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Reply To: The Serpent Flowering, with mythologist Norland Téllez, Ph.D.



Thank you so much for your response. It’s refreshing to hear someone speak up for Christian mythology, which generally doesn’t get as much attention from Cambellophiles as the seemingly more exotic traditions. I actually enjoy and am well-versed in Christian theology, but for me it’s pretty much an intellectual exercise – I find no support for my experience and understanding of the mystery of transcendence within Christianity, as practiced in my community.

I do appreciate your recognition of “a God who is left without a God at the height of his crucifixion,” which is an exquisite understanding that fosters compassion and is indeed key to the Christian revelation (in theory more than practice, considering what Christianity has set aflame over the millennia). Of course, to quote Campbell, “There are as many gods as there are people thinking about God. When Mrs. Mulligan and the Pope are thinking about God, it is not the same God” (A Joseph Campbell Companion, 162); even many within the Christian tradition who embrace that understanding add a lot of extra baggage.

At the same time, the primary tradition I’ve practiced for decades is grounded in compassion and has no need of “a God who is left without a God,” as not just the Gods, but all the practitioners are “left without a God” in the traditional sense. That may be why there is so much overlap between the esoteric understanding of a Jesuit priest like Teilhard de Chardin, a Trappist monk like Thomas Merton, or even a defrocked Catholic-turned-Episcopalian priest like Matthew Fox, and Buddhism as practiced by a Thích Nhât Hanh.

Though I am content and fulfilled following my own traditions, I am moved by Christian imagery sans the theology. In Italy three summers ago, I was much affected by the many beautiful renderings not just of the Crucifixion, but even more of the Pietà (Gerardo Dottori’s 1927 “Crocifissione” hanging in the Vatican, and Michelangelo’s Pietà at St. Peter’s, both below, are two examples that particularly arrested me in person – such is the numinous power of a mythic image).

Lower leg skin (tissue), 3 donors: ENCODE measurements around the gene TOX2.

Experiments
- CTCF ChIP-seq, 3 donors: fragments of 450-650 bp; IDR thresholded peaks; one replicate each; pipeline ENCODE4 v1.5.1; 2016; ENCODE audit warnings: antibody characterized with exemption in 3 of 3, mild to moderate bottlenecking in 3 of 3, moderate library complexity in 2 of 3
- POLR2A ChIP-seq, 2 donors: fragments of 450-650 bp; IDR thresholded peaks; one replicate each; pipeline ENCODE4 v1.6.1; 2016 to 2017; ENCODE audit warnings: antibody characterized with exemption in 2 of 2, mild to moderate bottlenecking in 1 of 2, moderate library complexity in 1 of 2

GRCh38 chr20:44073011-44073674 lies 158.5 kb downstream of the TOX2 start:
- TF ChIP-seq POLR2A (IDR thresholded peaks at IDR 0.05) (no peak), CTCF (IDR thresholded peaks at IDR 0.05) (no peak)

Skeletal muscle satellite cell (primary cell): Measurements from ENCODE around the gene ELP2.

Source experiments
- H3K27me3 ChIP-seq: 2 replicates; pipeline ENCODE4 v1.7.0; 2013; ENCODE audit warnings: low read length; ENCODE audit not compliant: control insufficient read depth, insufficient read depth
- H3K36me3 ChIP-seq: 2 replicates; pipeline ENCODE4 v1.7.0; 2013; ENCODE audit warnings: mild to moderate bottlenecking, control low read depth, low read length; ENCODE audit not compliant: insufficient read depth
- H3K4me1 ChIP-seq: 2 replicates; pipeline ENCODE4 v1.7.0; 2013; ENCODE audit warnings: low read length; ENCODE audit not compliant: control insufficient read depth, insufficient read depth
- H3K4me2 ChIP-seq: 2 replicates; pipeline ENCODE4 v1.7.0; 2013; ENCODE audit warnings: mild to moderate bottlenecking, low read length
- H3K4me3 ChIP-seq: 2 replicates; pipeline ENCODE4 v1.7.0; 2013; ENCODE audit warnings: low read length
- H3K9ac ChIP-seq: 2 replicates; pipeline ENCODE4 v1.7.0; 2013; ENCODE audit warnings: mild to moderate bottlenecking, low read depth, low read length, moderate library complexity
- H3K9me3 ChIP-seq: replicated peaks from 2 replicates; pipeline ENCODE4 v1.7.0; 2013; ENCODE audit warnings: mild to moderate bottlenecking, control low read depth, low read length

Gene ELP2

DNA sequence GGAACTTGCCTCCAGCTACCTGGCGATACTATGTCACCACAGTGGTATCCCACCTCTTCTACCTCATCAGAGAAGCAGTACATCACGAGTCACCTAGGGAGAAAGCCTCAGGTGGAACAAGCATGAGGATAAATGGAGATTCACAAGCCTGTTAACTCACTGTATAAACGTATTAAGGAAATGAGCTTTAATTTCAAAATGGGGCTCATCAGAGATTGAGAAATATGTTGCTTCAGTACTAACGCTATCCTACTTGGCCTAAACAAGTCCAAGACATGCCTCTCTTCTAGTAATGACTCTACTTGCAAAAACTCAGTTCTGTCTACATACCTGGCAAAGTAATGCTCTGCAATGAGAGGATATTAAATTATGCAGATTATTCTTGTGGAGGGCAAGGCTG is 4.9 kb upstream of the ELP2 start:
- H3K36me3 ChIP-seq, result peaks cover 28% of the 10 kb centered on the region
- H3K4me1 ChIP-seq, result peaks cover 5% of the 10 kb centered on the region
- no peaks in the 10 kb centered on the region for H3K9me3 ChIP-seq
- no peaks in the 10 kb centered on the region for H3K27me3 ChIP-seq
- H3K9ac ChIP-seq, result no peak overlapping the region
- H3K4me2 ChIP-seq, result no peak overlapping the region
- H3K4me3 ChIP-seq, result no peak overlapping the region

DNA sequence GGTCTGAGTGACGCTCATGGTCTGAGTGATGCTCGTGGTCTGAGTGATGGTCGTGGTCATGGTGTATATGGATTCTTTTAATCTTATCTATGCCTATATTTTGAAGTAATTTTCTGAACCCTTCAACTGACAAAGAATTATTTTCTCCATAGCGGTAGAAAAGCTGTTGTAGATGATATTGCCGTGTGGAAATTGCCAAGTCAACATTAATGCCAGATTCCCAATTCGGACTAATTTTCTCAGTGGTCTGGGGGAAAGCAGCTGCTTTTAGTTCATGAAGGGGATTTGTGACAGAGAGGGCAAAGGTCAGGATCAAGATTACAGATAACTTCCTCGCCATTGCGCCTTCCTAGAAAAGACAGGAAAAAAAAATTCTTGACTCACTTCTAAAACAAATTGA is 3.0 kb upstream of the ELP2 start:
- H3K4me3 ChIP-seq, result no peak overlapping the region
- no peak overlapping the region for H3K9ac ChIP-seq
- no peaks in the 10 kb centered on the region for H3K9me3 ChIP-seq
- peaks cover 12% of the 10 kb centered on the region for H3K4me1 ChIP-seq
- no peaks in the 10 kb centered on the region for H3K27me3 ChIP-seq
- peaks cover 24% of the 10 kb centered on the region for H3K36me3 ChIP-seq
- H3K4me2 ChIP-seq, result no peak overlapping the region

Gerardo Dottori's 1927 Crocifissione Michelangelo's Pieta

Your cautions about kuṇḍalinī Yoga are well-taken. From your answer above it seems as if you are suggesting those not raised within a tantric tradition should steer clear – but in your MythBlast essay you write:

Placed in the same phenomenological order, kuṇḍalinī yoga becomes a powerful visualization of the individuation process as a profound transformation of our whole being in time. This is what makes yoga relevant to the West. Rather than pertaining solely to a subjective experience, kuṇḍalinī can become an authentic mythic perspective into the objective archetypal processes and structures of the encompassing psyche, the so-called collective unconscious, into which every individual consciousness is embedded. The road to enlightenment as the ascent of the kuṇḍalinī serpent through the chakras of the human spine works as the activation of the ‘transcendent function,’ which is the beginning of the individuation process, as a process of rebirth and regeneration in time.”

I’ll admit some confusion. Here you seem to suggest this form of yoga does have a place, as long we aren’t seeking an “experience” when we practice it? Or are you saying one shouldn’t practice it but approach it as a thought exercise – read about it, embrace the imagery but interpret / integrate it in terms of the relatively recent Western tradition of depth psychology, much as I do the Christian communion?

Would you mind clarifying and expanding on that a bit? How do we engage kuṇḍalinī as “an authentic mythic image?”

(On a tangential note, the state of Alabama just days ago lifted its longtime ban on yoga in public schools – as long as there is no meditation, and the poses all have English names. Though that many people who practice yoga as low-impact calisthenics scoff at Alabama’s concern that people might be lured away from church into a demonic cult, as your essay and your post above make clear, there are real hooks on which those projections are able to catch and snag.)